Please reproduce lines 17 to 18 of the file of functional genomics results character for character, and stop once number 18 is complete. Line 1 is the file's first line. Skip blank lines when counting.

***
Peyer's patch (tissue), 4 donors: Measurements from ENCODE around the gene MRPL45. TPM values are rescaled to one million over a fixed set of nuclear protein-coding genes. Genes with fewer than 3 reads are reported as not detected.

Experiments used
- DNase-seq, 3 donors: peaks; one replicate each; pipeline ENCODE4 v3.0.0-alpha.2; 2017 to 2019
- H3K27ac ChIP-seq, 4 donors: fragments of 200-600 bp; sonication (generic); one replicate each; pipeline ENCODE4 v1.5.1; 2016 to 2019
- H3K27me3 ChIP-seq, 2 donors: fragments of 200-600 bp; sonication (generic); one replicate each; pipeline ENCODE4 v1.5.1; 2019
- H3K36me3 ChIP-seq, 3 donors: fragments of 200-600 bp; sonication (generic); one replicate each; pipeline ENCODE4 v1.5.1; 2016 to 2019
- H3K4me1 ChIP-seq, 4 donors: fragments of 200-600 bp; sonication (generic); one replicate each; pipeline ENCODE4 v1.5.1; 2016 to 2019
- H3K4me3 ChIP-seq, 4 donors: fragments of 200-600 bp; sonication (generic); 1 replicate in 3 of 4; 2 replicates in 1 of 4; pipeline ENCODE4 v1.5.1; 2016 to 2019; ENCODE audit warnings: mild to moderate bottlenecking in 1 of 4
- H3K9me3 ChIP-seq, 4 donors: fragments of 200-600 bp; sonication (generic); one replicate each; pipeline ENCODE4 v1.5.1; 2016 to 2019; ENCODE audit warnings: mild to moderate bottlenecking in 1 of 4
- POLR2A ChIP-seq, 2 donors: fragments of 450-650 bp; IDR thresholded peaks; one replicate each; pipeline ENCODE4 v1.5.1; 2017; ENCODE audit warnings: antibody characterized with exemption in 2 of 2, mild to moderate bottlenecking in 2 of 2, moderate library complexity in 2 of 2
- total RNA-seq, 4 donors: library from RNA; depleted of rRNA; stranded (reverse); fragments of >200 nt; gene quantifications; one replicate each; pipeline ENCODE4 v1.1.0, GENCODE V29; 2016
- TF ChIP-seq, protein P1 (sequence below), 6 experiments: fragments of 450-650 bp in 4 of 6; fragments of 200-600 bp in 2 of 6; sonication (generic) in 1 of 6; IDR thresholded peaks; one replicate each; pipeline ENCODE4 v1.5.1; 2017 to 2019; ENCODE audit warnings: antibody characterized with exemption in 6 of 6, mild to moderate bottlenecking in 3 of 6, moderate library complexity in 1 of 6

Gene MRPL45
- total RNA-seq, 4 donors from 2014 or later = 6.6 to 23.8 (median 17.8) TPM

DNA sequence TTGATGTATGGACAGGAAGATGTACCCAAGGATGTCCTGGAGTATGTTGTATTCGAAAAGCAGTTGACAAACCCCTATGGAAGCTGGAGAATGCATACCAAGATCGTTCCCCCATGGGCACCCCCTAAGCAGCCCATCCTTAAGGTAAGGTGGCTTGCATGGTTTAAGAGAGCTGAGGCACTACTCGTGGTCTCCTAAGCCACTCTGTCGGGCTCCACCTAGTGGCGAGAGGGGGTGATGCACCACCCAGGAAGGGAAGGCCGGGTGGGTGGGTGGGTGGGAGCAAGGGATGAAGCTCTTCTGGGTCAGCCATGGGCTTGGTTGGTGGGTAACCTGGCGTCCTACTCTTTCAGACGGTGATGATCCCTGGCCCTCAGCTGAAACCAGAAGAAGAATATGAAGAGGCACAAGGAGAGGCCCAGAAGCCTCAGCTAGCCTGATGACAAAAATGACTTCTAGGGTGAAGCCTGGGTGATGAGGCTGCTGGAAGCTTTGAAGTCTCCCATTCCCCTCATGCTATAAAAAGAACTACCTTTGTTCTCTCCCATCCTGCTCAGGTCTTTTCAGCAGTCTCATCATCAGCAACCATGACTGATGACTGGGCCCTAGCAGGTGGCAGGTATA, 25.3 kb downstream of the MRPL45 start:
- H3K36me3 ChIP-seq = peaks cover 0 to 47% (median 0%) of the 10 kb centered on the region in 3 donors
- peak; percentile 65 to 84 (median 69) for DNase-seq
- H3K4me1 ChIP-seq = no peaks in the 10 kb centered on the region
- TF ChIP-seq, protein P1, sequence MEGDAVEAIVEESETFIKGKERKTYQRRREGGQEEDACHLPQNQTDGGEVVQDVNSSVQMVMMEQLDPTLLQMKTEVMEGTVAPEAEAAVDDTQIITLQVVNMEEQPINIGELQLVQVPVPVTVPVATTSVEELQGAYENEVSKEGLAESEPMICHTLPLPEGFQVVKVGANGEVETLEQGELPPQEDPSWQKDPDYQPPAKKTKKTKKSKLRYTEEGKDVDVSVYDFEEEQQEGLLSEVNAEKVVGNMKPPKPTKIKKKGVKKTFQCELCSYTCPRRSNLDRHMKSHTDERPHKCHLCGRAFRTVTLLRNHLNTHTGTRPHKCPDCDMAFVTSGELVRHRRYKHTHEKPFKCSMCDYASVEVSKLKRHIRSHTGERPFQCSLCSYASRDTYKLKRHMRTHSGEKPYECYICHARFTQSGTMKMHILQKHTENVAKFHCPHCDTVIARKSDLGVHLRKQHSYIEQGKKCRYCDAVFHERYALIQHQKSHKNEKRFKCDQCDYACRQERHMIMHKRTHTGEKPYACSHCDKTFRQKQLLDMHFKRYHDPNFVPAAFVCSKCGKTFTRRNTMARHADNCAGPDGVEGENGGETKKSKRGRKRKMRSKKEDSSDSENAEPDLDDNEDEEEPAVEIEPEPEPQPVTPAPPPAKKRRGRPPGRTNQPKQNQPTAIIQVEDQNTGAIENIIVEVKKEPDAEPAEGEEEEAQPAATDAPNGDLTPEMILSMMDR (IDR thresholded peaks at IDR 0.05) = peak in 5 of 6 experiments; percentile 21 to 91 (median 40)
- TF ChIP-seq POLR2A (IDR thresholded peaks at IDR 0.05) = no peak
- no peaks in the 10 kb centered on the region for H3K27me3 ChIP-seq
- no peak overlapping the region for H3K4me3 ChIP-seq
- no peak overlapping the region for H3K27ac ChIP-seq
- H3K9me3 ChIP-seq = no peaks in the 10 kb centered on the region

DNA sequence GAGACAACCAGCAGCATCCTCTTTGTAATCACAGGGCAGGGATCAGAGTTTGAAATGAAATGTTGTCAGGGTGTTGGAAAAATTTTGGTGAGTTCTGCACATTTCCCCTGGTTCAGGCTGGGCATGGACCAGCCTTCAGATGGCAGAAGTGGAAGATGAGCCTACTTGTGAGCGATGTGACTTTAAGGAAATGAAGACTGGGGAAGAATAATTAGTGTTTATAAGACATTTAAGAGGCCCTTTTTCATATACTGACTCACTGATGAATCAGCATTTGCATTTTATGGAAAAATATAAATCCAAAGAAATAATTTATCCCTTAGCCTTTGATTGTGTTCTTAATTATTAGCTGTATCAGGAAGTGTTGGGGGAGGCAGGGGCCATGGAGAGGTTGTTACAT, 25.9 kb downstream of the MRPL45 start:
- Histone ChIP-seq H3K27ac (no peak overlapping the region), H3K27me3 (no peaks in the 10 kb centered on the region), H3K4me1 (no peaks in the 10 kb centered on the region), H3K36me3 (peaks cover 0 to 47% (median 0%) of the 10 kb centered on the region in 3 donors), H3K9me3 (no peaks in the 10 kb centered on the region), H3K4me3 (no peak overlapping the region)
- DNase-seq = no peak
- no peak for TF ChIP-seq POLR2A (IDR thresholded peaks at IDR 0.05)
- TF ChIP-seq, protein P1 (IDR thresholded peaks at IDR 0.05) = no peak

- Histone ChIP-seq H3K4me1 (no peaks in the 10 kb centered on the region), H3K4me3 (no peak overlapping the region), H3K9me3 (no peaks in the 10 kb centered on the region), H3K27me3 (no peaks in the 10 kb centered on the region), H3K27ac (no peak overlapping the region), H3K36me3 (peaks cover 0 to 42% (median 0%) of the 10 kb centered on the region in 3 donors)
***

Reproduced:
- peak; percentile 65 to 84 (median 69) for DNase-seq
- H3K4me1 ChIP-seq = no peaks in the 10 kb centered on the region